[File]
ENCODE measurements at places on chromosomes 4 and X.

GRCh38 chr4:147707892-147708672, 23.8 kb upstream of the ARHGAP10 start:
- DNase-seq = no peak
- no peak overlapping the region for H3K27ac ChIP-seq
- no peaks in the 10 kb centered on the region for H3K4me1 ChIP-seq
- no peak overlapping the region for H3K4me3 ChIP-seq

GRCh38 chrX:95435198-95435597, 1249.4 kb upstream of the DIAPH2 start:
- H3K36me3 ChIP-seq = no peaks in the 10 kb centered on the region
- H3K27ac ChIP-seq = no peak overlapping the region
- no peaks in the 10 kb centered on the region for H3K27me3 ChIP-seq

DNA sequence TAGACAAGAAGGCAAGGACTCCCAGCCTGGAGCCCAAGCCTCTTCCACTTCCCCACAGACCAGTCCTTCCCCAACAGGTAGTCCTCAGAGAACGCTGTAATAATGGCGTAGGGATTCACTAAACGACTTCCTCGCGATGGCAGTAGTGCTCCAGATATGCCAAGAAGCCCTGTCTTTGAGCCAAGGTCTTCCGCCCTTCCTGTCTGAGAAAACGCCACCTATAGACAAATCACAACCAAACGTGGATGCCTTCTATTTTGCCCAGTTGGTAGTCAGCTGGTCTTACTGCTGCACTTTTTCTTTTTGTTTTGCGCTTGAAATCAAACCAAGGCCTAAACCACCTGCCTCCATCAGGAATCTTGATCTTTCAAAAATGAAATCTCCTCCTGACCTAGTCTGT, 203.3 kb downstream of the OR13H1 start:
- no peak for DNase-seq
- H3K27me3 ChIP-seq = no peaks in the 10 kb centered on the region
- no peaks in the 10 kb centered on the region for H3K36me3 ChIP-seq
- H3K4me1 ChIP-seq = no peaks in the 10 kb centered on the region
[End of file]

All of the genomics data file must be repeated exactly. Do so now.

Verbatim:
ENCODE measurements at places on chromosomes 4 and X.

GRCh38 chr4:147707892-147708672, 23.8 kb upstream of the ARHGAP10 start:
- DNase-seq = no peak
- no peak overlapping the region for H3K27ac ChIP-seq
- no peaks in the 10 kb centered on the region for H3K4me1 ChIP-seq
- no peak overlapping the region for H3K4me3 ChIP-seq

GRCh38 chrX:95435198-95435597, 1249.4 kb upstream of the DIAPH2 start:
- H3K36me3 ChIP-seq = no peaks in the 10 kb centered on the region
- H3K27ac ChIP-seq = no peak overlapping the region
- no peaks in the 10 kb centered on the region for H3K27me3 ChIP-seq

DNA sequence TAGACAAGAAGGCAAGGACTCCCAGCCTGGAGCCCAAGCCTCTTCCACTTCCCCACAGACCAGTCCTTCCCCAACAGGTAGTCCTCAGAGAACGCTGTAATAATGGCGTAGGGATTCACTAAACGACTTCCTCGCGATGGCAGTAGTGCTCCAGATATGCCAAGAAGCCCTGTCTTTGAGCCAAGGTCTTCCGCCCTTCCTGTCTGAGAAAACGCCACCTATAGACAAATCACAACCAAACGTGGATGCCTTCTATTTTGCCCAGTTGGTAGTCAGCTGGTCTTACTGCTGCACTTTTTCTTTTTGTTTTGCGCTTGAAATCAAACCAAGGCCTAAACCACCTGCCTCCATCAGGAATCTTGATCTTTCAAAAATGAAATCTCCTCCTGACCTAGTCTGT, 203.3 kb downstream of the OR13H1 start:
- no peak for DNase-seq
- H3K27me3 ChIP-seq = no peaks in the 10 kb centered on the region
- no peaks in the 10 kb centered on the region for H3K36me3 ChIP-seq
- H3K4me1 ChIP-seq = no peaks in the 10 kb centered on the region